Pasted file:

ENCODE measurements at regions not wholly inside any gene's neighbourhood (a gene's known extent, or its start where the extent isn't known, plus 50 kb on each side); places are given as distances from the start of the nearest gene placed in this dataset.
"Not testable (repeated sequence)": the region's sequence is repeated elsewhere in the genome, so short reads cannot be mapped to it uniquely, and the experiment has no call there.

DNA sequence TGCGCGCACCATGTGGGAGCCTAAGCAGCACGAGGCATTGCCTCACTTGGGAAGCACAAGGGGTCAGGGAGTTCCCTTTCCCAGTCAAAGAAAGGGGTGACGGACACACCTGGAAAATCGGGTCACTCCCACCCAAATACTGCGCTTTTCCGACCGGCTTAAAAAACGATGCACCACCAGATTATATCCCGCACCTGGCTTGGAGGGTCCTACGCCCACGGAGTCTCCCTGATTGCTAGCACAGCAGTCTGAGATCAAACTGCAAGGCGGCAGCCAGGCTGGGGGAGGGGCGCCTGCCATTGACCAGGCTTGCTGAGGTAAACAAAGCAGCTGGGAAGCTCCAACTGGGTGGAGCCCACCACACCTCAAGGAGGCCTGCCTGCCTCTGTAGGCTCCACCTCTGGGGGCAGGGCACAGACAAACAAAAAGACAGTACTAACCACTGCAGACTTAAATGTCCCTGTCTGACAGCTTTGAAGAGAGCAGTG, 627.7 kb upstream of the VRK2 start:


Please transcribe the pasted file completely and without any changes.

ENCODE measurements at regions not wholly inside any gene's neighbourhood (a gene's known extent, or its start where the extent isn't known, plus 50 kb on each side); places are given as distances from the start of the nearest gene placed in this dataset.
"Not testable (repeated sequence)": the region's sequence is repeated elsewhere in the genome, so short reads cannot be mapped to it uniquely, and the experiment has no call there.

DNA sequence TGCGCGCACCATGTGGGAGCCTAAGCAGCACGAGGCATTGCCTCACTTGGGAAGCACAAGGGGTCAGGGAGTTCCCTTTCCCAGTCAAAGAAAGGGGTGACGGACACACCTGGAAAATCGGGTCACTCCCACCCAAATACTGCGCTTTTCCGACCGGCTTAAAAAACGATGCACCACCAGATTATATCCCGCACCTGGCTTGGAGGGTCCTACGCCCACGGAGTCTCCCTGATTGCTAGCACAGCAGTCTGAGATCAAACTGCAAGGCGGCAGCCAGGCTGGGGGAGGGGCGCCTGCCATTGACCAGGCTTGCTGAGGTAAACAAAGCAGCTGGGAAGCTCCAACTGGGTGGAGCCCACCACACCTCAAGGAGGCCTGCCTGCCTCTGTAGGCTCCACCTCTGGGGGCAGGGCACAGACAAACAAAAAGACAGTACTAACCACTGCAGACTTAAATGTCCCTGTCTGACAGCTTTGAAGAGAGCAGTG, 627.7 kb upstream of the VRK2 start: